• 1:42.33 = 102.33 seconds
  • 1:40.91 = 100.91 seconds

The record has improved by .014, 1.4%, in 36 years. What’s especially ironic here is I picked Seb Coe because I remembered his name from reading his father’s book on distance running. His Dad actually wrote quite a bit of using high end tech equipment, and fancier methods. I just took a quick look at the book. Heart rate monitoring, body composition analysis, blood sampling, VO2 max testing, running economy, lactate threshold, iron analysis, respiratory exchange rate, meteorological balloons. There are 20 pages dedicated to lab analysis.

Meteorological balloon.

The guy who currently has the 800 meter record is from Kenya. Kenyans are notorious for crude training methods, from a tech perspective. No MRI analysis, motion analysis, intense nutrition analysis (eat a lot of carbs, done), cardiology, complicated strength training (a lot of it is hill running), EKG, etc. Seb Coe did a lot of this 36 years ago; a guy who has run faster than him did not.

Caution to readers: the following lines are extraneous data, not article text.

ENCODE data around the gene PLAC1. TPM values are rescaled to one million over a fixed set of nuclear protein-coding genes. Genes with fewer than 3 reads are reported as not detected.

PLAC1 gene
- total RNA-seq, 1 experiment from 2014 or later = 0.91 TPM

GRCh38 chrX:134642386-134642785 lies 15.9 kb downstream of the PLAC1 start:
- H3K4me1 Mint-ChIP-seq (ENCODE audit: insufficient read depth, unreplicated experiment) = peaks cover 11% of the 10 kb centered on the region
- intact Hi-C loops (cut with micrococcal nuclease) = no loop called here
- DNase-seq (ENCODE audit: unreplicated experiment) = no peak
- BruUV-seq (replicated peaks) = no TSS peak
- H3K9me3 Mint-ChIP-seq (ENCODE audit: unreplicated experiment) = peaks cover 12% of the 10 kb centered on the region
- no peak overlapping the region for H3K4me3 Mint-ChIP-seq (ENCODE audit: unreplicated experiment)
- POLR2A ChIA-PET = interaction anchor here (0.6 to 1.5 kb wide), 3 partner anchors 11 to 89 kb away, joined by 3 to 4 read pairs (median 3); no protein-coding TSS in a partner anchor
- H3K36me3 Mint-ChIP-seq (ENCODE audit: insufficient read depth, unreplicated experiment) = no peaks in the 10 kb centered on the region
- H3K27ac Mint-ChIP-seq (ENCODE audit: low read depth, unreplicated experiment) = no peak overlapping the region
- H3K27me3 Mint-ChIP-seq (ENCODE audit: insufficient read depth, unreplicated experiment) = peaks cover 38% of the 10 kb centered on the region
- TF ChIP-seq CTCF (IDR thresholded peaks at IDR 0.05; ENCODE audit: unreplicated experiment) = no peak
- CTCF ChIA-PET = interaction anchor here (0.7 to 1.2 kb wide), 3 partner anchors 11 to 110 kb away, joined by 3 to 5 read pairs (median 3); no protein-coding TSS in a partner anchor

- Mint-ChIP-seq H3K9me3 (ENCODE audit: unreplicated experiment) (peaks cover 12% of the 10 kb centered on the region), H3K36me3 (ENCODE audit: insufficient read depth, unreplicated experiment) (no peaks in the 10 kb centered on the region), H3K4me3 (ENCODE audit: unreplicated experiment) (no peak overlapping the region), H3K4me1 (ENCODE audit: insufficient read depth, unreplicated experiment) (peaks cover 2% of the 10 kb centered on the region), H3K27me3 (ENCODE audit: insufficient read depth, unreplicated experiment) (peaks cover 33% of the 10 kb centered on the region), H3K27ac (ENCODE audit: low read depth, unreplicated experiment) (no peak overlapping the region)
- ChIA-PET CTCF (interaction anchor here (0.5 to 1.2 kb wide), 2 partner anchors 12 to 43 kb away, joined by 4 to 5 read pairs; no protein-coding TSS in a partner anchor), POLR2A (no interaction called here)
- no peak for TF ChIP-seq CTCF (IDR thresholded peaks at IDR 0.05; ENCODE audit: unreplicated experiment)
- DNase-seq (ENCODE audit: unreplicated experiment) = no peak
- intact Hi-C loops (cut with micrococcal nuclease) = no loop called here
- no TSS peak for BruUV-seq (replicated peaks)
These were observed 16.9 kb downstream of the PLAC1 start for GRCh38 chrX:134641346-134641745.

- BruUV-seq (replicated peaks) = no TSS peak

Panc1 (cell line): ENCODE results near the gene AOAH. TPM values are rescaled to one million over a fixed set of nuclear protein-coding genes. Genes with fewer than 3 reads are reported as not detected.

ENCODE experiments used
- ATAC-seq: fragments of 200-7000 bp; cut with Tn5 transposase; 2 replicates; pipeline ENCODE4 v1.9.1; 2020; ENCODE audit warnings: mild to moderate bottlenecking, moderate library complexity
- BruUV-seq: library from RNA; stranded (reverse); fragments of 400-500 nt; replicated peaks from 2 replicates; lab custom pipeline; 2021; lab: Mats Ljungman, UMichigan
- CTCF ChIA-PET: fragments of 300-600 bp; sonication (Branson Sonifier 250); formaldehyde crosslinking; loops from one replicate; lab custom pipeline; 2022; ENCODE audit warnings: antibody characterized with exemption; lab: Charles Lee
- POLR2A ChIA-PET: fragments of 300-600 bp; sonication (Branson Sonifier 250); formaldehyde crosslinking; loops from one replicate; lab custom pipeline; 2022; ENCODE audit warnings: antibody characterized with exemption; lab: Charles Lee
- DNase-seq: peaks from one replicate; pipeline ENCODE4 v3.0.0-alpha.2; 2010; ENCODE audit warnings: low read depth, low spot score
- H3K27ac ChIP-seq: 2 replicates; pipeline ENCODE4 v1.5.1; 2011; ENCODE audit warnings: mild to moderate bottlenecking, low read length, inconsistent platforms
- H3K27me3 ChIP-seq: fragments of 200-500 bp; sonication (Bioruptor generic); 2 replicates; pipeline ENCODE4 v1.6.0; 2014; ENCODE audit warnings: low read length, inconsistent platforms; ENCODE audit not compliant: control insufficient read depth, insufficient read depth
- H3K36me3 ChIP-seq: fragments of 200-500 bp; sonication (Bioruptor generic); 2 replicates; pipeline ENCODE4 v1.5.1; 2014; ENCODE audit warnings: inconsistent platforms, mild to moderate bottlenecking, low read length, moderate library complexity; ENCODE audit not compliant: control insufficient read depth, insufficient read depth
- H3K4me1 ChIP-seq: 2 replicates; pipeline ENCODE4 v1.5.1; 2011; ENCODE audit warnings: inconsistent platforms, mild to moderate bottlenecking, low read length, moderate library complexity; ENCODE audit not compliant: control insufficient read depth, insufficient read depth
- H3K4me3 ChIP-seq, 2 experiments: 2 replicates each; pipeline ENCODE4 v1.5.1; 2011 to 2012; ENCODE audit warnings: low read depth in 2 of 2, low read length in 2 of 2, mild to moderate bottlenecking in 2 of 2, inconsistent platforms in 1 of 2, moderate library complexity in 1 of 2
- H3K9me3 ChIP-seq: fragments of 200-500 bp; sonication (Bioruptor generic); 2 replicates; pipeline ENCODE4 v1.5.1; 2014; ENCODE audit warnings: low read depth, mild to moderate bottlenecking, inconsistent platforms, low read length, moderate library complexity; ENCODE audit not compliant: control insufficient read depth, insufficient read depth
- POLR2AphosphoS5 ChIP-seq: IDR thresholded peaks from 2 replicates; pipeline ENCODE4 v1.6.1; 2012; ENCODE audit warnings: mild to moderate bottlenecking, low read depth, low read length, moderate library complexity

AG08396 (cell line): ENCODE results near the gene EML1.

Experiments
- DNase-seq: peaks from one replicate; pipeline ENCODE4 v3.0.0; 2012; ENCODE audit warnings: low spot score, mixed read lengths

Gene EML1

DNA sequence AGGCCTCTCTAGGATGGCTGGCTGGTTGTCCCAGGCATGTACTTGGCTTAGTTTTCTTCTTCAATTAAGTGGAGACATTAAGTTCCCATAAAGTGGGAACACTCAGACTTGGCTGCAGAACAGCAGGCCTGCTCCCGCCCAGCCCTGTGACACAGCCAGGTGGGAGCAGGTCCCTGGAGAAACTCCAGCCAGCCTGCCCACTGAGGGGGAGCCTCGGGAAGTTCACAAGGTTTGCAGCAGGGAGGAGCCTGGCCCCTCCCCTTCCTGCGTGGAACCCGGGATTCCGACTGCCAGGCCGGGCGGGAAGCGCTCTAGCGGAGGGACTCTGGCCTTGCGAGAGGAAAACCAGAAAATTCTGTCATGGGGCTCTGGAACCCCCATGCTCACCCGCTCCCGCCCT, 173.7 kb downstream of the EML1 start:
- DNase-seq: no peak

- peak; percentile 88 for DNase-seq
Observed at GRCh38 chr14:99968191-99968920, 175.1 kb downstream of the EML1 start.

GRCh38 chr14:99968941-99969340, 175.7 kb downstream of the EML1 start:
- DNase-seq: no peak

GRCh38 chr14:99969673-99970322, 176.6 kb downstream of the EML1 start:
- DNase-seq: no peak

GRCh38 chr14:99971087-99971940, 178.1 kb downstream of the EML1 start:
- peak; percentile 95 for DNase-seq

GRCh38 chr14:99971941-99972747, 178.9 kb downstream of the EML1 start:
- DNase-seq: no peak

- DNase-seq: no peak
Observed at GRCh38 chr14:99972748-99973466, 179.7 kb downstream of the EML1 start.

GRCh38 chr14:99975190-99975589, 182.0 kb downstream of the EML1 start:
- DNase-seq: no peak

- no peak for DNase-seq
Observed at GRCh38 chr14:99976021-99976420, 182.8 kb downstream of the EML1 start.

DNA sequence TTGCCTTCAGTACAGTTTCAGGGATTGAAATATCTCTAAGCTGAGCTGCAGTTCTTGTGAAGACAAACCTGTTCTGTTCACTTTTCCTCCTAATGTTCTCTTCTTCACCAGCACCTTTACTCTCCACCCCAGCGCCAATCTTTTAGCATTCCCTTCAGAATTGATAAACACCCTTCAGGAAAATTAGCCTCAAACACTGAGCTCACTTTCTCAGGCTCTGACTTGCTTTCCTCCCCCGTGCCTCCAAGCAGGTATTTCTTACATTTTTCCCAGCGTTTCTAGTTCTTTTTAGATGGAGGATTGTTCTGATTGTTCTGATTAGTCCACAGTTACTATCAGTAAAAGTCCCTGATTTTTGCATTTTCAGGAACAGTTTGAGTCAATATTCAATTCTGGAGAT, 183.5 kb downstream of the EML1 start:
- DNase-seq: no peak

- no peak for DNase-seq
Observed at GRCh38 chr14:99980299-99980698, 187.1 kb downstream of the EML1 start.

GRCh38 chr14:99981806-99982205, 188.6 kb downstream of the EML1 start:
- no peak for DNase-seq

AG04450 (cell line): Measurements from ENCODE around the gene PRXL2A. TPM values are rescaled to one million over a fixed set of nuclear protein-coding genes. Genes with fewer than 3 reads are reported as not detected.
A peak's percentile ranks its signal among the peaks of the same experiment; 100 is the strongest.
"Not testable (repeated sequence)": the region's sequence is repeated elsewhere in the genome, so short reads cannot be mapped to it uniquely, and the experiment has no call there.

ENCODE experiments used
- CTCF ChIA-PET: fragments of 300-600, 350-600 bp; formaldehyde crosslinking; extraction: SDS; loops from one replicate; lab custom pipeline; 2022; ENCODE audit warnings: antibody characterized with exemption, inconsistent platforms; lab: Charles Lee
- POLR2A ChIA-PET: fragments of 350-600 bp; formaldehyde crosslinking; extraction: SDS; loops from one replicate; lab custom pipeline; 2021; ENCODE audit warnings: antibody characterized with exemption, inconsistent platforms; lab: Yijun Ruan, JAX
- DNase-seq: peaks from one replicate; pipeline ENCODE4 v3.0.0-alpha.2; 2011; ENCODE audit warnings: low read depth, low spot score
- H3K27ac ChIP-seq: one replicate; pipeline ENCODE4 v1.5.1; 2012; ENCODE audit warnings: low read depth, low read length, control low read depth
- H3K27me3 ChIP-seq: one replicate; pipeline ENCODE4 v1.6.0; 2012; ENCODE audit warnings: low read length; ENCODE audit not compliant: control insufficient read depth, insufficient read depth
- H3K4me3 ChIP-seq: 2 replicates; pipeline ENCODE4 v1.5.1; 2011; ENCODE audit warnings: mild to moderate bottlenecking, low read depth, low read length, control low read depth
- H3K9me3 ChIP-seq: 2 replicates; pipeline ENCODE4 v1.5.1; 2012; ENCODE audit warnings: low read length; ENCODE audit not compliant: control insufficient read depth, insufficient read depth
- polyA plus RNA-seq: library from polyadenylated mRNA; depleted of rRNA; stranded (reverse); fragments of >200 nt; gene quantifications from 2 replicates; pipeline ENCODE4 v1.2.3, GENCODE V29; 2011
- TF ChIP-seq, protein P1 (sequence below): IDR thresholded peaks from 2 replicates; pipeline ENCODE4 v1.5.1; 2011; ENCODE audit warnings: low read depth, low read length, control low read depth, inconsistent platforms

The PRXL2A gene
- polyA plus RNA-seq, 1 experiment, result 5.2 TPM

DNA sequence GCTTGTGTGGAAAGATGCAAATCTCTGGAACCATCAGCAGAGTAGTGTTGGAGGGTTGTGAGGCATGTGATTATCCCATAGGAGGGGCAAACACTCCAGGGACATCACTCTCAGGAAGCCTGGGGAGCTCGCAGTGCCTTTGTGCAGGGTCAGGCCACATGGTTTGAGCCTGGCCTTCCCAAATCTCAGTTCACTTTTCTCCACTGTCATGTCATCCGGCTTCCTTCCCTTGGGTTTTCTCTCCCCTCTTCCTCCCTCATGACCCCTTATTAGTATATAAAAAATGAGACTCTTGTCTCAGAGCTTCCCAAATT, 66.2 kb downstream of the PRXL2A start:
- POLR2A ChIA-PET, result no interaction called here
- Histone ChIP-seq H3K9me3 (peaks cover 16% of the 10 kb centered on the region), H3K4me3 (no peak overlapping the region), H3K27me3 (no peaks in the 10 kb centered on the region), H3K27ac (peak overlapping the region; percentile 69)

Here is an excerpt from The Sports Gene (bolding mine):

“…as 800-meter world record holder David Rudisha sank into the couch. In the backyard is “the gym,” a single metal pole dipped in cement at both ends so it resembles a barbell.

In this documentary on Rudisha, you can see the gym his coach assembled. Here it is:

Rudisha leg press station

Close up of the barbell:

Rudisha barbell

That coach -Brother Colm- has worked with quite a few notable track names. According to him, most of them have “rural, peasant farming” backgrounds. Not exactly advanced upbringings. Rudisha was one of these.

By 16, Rudisha had run under 50 seconds in the 400 meters. He didn’t even have spikes yet:

Rudisha barefoot

He ran the 800 meters because there were no lanes for events like the 400 meters. Before he ran his first 800 meters, a guy had to draw the starting line. A line in the dirt. With a stick.

Rudisha drawing starting line

And you can’t say “Well, what if Rudisha did do all the fancy things Seb Coe’s dad talks about? He could run faster!” You don’t think Rudisha has competitors who are doing all those things? Who are still running slower? Or, say Rudisha, the current 800 meter world record holder, is doing all those things. Say his coach is lying about his training to prevent competitors from catching on. Say ALL the improvement in his time compared to Seb Coe’s is from technological progress the last 36 years. Then it’s given him a total of 1.4%!

Here is a picture of the Kenyans’ “track facility” before Rudisha had much success:

Rudisha track

Here it is after Rudisha was a world record holder: